Last week, the Full Court of the Federal Court of Australia allowed an appeal by the Australian Competition and Consumer Commission (ACCC) against a trial judge’s decision that a vacuum cleaner distributor had not acted unconscionably when its door-to-door salespeople had sold vacuum cleaners to several elderly women in their own homes. The case serves as a warning to all direct salespeople and marketers to ensure that they deal with customers and potential customers honestly, fairly and without deception or unfair pressure.
The main issue on appeal before the Full Court of the Federal Court was whether, in connection with the supply of vacuum cleaners to a number of elderly women in their own homes, Lux Distributors Pty Ltd (Lux) had engaged in unconscionable conduct, in breach of the Australian Consumer Law (ACL) and its predecessor, the Trade Practices Act (TPA).
Lux was a distributor of Electrolux vacuum cleaners. It operated through a network of door-to-door salespeople whose remuneration was solely commission-based. Lux directed its sales people to use either its existing customer database or the telephone directory to contact householders and, upon doing so, to follow this script:
“Hi, is Mr or Mrs XXXXX there please?
Hi Mr(s) XXXXX, my name is ##### and I’m calling on behalf of Lux Distributors, we look after all the Lux vacuum cleaners.
How are you today Mr(s) XXXXX?
[Respond to their response]
Now, the main reason for my call today is we have someone in your area tomorrow giving a FREE maintenance check to all vacuum cleaners. What kind of cleaner do you use!
[Wait for them to answer]
Fantastic, now what would be the best time for us to check it for you, XX am or XX pm?”
All of the sales considered by the Court involved elderly women aged in their 80s or 90s, who were widows and living by themselves. All of the women had agreed to have a Lux salesperson call at their home for the purpose of carrying out a free maintenance check on their existing vacuum cleaner. Using “skilful” sales techniques (which included a comparative efficiency test which demonstrated the superior performance of a new vacuum cleaner compared with the householder’s older machine), the women agreed to buy a new vacuum cleaner for amounts ranging between $2,000 and $3,000.
The trial judge’s finding
The trial judge’s conclusion that Lux’s conduct was not unconscionable or in breach of the ACL and the TPA was based on the following:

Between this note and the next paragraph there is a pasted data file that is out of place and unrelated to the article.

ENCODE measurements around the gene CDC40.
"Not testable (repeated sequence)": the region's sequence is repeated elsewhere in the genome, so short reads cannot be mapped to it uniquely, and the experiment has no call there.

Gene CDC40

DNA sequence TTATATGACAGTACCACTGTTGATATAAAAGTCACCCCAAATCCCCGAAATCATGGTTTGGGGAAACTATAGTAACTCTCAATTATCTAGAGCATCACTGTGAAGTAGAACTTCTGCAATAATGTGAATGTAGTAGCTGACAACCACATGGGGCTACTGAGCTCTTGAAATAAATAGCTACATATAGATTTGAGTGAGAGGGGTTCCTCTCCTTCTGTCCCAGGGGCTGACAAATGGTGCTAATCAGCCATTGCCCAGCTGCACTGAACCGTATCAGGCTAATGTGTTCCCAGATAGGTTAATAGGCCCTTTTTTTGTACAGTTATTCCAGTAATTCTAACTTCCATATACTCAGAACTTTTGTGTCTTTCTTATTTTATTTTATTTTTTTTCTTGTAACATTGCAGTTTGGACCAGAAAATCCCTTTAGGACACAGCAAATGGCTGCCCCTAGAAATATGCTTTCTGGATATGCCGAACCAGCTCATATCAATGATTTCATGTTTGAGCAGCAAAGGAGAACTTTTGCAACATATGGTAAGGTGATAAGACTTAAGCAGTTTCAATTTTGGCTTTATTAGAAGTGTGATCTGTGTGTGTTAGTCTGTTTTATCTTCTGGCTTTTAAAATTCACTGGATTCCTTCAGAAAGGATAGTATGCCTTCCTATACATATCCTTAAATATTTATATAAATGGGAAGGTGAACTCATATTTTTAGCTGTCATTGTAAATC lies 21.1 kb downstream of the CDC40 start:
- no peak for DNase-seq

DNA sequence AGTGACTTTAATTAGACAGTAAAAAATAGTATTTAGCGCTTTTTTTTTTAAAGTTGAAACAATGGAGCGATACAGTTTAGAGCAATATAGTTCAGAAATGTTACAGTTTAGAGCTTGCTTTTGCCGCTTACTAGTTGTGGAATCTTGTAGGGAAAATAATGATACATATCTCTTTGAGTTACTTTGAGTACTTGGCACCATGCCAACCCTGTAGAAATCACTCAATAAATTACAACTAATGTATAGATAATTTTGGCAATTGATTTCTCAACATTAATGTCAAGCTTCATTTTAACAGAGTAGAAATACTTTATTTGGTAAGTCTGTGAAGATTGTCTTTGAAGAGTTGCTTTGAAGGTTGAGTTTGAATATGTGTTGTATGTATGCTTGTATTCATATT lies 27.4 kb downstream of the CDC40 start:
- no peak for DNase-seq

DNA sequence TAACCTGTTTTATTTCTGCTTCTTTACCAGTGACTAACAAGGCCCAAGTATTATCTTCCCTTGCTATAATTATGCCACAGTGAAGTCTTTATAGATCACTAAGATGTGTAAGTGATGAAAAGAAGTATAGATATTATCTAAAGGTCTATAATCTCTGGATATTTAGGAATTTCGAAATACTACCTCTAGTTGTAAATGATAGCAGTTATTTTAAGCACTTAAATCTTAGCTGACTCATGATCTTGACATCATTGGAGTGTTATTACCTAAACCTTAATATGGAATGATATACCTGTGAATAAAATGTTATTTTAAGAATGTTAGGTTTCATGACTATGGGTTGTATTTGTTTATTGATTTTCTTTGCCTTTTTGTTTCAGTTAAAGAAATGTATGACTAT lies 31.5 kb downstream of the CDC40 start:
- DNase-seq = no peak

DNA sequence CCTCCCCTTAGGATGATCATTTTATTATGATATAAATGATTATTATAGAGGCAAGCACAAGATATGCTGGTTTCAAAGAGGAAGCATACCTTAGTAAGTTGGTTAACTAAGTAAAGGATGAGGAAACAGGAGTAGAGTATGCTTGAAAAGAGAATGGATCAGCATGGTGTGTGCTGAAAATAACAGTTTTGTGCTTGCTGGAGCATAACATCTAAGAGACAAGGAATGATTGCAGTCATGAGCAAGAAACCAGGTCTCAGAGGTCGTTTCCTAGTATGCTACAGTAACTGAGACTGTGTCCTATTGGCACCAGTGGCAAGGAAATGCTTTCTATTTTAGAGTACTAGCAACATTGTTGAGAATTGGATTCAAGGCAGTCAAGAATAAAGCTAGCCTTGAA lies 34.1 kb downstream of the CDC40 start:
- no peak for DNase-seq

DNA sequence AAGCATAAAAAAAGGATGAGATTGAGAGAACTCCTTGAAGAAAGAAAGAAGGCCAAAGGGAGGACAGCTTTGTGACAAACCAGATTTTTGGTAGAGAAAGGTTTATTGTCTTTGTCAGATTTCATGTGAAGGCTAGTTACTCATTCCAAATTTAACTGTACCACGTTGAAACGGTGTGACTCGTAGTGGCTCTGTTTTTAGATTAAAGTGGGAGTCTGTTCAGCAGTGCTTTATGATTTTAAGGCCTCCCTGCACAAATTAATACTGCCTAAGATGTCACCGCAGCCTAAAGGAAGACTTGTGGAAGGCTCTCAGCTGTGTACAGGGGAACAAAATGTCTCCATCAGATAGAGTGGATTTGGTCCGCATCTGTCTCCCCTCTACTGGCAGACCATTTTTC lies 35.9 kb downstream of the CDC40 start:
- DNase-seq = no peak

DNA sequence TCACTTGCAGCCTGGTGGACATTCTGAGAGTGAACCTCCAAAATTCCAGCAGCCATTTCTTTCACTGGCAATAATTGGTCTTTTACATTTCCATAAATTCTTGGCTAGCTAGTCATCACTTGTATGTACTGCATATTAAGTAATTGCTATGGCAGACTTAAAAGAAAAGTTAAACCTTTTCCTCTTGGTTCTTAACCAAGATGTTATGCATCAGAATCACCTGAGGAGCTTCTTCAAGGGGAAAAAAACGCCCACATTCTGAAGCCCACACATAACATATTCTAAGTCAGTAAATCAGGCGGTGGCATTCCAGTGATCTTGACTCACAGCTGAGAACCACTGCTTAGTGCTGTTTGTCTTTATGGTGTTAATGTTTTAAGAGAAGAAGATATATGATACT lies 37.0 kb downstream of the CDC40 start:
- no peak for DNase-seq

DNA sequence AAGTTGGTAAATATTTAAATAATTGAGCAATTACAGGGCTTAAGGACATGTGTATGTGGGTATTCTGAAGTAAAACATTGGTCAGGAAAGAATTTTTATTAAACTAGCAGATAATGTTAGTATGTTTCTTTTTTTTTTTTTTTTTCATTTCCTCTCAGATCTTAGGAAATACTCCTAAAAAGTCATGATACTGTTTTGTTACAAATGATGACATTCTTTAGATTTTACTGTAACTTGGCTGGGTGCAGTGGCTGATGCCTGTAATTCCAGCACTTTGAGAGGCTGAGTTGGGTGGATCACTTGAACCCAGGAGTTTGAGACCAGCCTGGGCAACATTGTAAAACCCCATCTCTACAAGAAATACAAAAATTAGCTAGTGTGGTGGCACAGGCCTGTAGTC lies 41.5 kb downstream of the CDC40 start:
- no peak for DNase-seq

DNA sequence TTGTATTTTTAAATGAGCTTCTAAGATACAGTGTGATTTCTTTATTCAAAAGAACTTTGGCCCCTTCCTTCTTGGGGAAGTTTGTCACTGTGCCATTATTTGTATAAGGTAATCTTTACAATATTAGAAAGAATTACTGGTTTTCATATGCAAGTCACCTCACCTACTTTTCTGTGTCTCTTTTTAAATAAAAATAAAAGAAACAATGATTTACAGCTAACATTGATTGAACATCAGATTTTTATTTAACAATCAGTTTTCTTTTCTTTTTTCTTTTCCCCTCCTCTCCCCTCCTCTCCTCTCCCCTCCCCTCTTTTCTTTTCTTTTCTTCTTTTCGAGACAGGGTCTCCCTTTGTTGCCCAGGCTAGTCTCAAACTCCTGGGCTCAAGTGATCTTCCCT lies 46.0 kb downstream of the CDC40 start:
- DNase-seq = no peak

- the women were not targeted as elderly people;
- their age was not, of itself, a special disadvantage, as each woman, despite her age, was able to decide matters for herself;
- Lux genuinely intended to carry out the maintenance check;
- door-to-door selling of vacuum cleaners was a traditional way of doing business, and was familiar to almost all householders;
- the women were familiar with the product; and
- the contracts contained a cooling-off period.
In the circumstances, the trial judge concluded that Lux’s conduct was not morally tainted and was in fact “quite benign”.
Decision overturned on appeal
The Full Court of the Federal Court unanimously allowed the ACCC’s appeal and ruled that Lux had in fact engaged in conduct that was, in all the circumstances, unconscionable and in breach of the ACL and the TPA, and remitted the matter to the trial judge for him to decide on the penalties to be imposed on Lux, and the other forms of relief to be granted to the elderly women concerned.
A significant aspect of the Full Court’s approach was its decision to consider other Commonwealth and State statutory provisions which regulated direct selling transactions as part of its assessment of whether Lux had acted unconscionably in breach of the ACL and the TPA. As a result, the Court was able to note and have regard to the following:
- one of the Lux salespeople had breached the prohibition in section 62 of the Fair Trading Act 1989 (Qld) against taking money from a consumer under a prescribed contract before the expiration of a cooling-off period prescribed by that Act;